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Earth: environmental anthem or offensive joke?


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On the 18th April, the song Earth premiered. Labelled as an Earth day charity single, the video opens with a news report on the Californian wildfires before panning to the outside world. A young boy whizzes by on a skateboard, passing through a black cloud of fumes and dodging trash strewn across the streets. The boy has a brief tussle with his friends and consequently knocks over a trash can, the contents of which roll into Lil Dicky, one of the writers and the central vocalist of this song.

After an argument with the group of boys, Lil Dicky walks away with the group in pursuit. One boy remains to pick up the trash and comes across a book. He opens it and the scene is transformed into an animated world, one in which the world’s biggest celebrities are singing animals.

Here are all the celebrities involved: Justin Bieber, Ariana Grande, Halsey, Zac Brown, Brendon Urie, Hailee Steinfeld, Wiz Khalifa, Snoop Dogg, Kevin Hart, Adam Levine, Shawn Mendes, Charlie Puth, SIA, Miley Cyrus, Lil Jon, Rita Ora, Miguel, Katy Perry, Lil Yachty, Ed Sheeran, Meghan Trainor, Joel Embiid, Tory Lanez, John Legend, Backstreet Boys, Bad Bunny, Psy, Kris Wu. 

There is no denying that the chorus is catchy. One listen and you are likely to be humming along to ‘we love the Earth’ for the remainder of the day – definitely a trend that I can get behind.

The overall message is beautiful, hilarious, and has the potential to make caring about climate change a little cooler as we watch our favourite celebrities transform into adorable (very horny) characters.

However, some of the lines are more than a little controversial. The line ‘we forgive you Germany’ is enough to make anyone cringe. Seeing a white man flying over the African continent on an eagle singing ‘we love you Africa’ contributes to a white saviour narrative and presents Americans as in possession of the knowledge to save the planet. This line implies that the ‘we’ in this song are Americans, rather than all humans, and that only this nation can lead the way.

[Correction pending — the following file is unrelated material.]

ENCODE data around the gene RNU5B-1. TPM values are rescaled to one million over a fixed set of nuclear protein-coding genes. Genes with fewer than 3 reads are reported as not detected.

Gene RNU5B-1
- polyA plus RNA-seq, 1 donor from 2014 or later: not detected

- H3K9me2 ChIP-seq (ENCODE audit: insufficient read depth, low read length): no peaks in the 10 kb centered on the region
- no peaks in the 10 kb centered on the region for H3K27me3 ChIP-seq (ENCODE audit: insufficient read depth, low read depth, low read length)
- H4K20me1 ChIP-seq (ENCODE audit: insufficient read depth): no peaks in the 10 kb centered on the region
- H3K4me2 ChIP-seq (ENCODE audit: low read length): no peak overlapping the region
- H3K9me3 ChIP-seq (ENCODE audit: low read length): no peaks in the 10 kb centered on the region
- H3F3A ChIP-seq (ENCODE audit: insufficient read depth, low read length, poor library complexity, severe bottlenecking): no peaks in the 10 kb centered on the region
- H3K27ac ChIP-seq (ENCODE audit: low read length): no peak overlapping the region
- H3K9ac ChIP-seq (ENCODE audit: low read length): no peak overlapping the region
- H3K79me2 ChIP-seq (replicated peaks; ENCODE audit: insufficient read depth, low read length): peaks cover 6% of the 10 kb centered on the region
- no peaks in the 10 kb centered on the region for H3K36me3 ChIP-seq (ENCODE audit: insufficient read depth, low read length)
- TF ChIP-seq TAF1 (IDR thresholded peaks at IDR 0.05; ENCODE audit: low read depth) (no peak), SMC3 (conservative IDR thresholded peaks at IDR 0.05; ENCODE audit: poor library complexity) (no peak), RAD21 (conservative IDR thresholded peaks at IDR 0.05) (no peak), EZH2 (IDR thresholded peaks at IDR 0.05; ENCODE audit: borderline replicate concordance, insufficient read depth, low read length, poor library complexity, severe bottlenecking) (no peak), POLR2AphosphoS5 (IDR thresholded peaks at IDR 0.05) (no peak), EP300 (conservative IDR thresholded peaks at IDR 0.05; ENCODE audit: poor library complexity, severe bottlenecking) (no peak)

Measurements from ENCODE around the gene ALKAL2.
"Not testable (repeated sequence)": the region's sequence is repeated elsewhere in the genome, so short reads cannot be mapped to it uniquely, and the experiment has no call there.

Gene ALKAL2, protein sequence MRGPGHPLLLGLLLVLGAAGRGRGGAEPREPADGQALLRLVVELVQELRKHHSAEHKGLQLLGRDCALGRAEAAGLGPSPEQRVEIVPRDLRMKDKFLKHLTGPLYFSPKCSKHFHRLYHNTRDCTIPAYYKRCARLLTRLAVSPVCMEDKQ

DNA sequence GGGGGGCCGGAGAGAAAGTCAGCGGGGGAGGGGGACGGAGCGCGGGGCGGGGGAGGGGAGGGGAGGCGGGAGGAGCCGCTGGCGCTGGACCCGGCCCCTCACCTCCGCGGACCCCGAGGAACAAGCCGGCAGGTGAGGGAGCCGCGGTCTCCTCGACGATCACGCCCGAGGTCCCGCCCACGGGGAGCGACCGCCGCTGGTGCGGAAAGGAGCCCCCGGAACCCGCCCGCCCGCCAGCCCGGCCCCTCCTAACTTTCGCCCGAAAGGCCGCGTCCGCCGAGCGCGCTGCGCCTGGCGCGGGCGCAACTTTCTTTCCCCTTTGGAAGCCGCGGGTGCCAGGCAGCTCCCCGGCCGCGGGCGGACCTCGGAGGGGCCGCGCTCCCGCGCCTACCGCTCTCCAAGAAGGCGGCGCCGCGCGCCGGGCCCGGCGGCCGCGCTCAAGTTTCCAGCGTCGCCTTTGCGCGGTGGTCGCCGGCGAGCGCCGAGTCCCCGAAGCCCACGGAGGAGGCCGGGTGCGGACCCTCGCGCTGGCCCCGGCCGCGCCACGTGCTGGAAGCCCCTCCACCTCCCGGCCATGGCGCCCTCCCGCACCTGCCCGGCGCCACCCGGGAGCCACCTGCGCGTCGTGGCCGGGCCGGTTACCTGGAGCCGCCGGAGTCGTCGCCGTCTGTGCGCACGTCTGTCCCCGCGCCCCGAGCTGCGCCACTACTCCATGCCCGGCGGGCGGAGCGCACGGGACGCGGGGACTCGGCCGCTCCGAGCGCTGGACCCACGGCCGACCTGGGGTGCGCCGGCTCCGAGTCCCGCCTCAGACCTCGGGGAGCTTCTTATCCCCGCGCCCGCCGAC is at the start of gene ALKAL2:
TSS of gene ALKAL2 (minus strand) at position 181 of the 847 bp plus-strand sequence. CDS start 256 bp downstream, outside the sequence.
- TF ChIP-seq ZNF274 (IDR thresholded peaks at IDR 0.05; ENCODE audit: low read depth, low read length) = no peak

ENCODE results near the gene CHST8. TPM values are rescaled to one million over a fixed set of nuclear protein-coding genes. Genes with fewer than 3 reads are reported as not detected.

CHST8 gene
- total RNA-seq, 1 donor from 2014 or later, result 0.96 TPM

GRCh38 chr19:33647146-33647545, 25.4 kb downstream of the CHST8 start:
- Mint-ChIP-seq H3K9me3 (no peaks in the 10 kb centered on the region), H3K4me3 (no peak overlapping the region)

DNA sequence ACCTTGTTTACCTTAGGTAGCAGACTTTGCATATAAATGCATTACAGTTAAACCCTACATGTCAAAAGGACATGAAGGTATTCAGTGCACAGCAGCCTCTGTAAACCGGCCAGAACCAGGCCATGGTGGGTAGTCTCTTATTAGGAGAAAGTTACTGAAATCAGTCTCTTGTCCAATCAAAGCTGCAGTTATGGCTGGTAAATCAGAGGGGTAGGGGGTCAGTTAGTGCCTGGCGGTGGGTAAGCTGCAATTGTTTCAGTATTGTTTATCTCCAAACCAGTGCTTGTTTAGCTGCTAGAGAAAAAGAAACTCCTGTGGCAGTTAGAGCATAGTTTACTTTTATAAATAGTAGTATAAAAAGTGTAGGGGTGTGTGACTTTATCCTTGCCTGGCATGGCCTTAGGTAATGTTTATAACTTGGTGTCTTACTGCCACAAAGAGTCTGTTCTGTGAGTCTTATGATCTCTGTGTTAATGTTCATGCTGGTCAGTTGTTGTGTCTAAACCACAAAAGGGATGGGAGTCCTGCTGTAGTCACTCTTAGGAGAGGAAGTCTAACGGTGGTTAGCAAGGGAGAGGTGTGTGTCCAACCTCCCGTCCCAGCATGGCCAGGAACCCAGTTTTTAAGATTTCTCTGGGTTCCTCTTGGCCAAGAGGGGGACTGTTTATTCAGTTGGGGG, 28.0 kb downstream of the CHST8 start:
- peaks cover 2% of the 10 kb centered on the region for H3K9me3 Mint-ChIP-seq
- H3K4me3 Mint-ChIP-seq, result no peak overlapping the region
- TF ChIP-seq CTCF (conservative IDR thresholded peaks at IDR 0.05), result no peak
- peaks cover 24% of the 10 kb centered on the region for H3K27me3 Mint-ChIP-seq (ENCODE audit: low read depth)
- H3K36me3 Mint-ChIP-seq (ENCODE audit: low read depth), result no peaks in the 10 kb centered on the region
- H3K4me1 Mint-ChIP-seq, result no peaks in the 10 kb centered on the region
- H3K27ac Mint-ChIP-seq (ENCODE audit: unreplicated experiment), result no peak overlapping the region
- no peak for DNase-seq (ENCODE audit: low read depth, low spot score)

Admittedly, this song gives a voice to the animals and plants, literally and metaphorically, and is presented as a collaboration between all ‘Earthlings’. However, the massive overhaul of our society (which is needed if we are to meet emissions reductions targets) is not present and our current ecological situation is overly romanticised. The cows are in a lush green pasture, a situation which is in absolute opposition to the realities of our global dairy industry. Also, the ocean scenes show pristine waters, glittering treasure chests brimming with gold, and colourful corals – thanks to Attenborough, we know this is not the case.

The line ‘let’s all just chill’ is another major problem – the rate at which the climate crisis is worsening means that we need to start acting now. In fact, we are already behind. This song reduces the serious nature of climate change. The message is reductive – give money and fund some renewable energy projects rather than make effective changes in your everyday life.

However, perhaps this upbeat single is exactly what we need. It is so easy to drown in disheartening stories about increasing temperatures, declining animal populations, and climate change denial from our top politicians. Despite the pitfalls in this song, it may be a channel through which more people can engage with climate change.

This song represents changing attitudes towards this global crisis. Caring about the environment is becoming mainstream – our favourite celebrities are becoming advocates for change and directing their work towards this cause. Hopefully the fan-bases of these individuals will follow suit, realising the global urgency of climate change. However, this requires celebrities to actually share the song ­– and very few have actually done so.

Lead image credit: Earth artwork, 2019

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